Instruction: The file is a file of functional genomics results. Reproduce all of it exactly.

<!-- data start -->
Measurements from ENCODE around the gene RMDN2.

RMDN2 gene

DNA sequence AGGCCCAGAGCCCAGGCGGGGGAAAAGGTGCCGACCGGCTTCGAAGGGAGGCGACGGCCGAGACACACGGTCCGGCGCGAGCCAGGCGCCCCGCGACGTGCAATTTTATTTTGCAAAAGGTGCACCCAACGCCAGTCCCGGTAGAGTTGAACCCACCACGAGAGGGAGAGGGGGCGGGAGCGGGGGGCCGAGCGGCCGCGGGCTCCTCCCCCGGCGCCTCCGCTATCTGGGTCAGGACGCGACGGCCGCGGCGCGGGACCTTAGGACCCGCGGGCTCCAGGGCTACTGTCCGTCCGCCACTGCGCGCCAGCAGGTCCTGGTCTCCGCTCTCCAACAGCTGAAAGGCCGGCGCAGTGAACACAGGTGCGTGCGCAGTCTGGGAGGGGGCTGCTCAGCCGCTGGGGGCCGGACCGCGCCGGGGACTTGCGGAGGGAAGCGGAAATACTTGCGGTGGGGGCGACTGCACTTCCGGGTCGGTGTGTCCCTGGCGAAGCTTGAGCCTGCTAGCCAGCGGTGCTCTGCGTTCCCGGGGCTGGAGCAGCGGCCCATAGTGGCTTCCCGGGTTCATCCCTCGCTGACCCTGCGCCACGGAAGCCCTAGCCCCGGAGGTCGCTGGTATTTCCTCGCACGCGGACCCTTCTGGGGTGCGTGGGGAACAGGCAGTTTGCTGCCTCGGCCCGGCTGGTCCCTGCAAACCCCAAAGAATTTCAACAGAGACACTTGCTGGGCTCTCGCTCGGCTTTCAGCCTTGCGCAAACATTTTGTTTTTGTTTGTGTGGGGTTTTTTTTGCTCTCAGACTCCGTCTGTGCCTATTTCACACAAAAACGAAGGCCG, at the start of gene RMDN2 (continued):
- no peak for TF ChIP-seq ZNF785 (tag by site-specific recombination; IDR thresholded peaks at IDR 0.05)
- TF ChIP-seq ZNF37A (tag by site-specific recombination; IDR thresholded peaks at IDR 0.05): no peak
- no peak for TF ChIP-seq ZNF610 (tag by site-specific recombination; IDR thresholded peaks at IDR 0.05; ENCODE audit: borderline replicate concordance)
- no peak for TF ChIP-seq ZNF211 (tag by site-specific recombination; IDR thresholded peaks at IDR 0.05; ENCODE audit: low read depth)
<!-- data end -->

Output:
Measurements from ENCODE around the gene RMDN2.

RMDN2 gene

DNA sequence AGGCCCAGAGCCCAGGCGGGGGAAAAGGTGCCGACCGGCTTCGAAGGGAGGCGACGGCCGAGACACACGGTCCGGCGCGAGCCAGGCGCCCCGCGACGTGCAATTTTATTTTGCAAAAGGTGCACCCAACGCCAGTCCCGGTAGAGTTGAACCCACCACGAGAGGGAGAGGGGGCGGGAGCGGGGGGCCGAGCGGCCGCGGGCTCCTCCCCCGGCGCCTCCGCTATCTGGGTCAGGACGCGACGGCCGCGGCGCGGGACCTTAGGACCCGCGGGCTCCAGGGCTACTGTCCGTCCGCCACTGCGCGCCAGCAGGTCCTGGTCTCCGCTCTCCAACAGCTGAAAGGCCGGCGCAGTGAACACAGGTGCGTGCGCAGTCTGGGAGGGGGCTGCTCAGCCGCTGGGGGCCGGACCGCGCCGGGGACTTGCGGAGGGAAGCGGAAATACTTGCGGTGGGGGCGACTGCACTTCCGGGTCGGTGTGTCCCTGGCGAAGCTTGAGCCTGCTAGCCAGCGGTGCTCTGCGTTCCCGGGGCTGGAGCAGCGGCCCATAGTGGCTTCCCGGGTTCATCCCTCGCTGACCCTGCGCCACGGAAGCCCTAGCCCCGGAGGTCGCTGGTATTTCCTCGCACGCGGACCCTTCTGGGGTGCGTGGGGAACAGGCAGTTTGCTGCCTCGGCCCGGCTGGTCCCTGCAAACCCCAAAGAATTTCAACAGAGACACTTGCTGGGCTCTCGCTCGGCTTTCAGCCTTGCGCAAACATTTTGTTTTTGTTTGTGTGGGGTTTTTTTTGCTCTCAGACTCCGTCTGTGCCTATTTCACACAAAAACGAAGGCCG, at the start of gene RMDN2 (continued):
- no peak for TF ChIP-seq ZNF785 (tag by site-specific recombination; IDR thresholded peaks at IDR 0.05)
- TF ChIP-seq ZNF37A (tag by site-specific recombination; IDR thresholded peaks at IDR 0.05): no peak
- no peak for TF ChIP-seq ZNF610 (tag by site-specific recombination; IDR thresholded peaks at IDR 0.05; ENCODE audit: borderline replicate concordance)
- no peak for TF ChIP-seq ZNF211 (tag by site-specific recombination; IDR thresholded peaks at IDR 0.05; ENCODE audit: low read depth)